RBI, Centre working closely on bank recapitalisation plan

Postado Dezembro 07, 2017

Mumbai (Maharashtra) [India], Dec 6: The Reserve Bank of India (RBI) Governor Dr Urjit Patel hailed the recently-announced bank recapitalisation plan as a "reform and recap package", adding that the move will give a much-needed impetus to credit growth in the economy. There are 22 public sector banks in the country and majority are reeling under bad loans.

Announcing the package here, Finance Minister Arun Jaitley had said the details of the reform measures for the public sector banks would be unveiled at a later date. The government after a lot of deliberations has agreed to invest Rs. 2.1 lakh crores into the banks, but with strings attached.

The other banks that will receive government contribution will be based on their resolve and progress towards reform in a significant and time bound manner such as becoming "slim and trim" through adoption on simpler, better focused business strategies and also possibly non-core asset sales. Recapitalisation bonds will be front-loaded for banks that have managed their balance sheet strength more prudently and can use the injected capital to lend, besides providing for legacy asset losses, he added.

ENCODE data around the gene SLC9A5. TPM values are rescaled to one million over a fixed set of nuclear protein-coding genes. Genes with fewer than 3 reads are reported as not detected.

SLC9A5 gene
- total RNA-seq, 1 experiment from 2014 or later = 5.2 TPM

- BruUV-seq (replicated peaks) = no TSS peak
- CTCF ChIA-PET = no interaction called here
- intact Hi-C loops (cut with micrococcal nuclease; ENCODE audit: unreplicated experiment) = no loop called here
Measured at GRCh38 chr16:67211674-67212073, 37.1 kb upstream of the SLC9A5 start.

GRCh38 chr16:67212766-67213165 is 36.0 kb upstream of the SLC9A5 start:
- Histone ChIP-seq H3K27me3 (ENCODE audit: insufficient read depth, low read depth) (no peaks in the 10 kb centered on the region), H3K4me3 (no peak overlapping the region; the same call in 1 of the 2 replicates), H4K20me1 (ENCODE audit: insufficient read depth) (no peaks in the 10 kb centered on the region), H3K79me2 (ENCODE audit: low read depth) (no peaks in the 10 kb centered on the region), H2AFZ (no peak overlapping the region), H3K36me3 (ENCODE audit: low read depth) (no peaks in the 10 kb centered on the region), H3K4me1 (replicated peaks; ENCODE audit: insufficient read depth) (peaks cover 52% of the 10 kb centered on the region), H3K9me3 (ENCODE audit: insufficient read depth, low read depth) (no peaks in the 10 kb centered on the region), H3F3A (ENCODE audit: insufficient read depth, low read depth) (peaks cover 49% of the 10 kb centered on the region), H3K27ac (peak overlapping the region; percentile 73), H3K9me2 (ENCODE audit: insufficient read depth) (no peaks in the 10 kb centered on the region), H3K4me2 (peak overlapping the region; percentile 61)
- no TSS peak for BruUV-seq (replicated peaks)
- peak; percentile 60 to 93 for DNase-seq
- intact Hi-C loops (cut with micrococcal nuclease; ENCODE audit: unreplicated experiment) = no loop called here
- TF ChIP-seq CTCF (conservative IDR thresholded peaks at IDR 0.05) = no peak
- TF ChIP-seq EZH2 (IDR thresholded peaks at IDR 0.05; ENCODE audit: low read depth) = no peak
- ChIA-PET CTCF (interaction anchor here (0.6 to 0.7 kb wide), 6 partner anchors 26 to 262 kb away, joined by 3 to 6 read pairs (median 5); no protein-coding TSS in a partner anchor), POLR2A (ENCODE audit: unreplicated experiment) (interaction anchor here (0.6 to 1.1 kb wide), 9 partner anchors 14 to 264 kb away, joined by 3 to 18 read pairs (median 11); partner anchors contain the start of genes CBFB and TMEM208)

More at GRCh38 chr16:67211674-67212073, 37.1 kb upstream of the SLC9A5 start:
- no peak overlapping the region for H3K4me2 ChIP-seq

On the positive side here on Wednesday, Patel said the RBI showed there had been some pick up in credit growth in recent months.

"The RBI has been working closely with the Department of Financial Services (DFS) to finalise for each bank the extent of funds to be raised by a bank and the amount of recapitalisation bonds to be placed on a bank's balance sheet as government's equity contribution", said Patel.

"This will be a reform and recap package.so as to ensure this money is used to strengthen public sector bank balance sheets and that we don't sow the seeds of the next boom and bust cycle of lending", Dr. Patel said after announcing the monetary policy review.

In the last 10 years, government has invested Rs 1.50 lakh crore in state-run banks but it is only now that the government is proposing certain preconditions to receiving capital.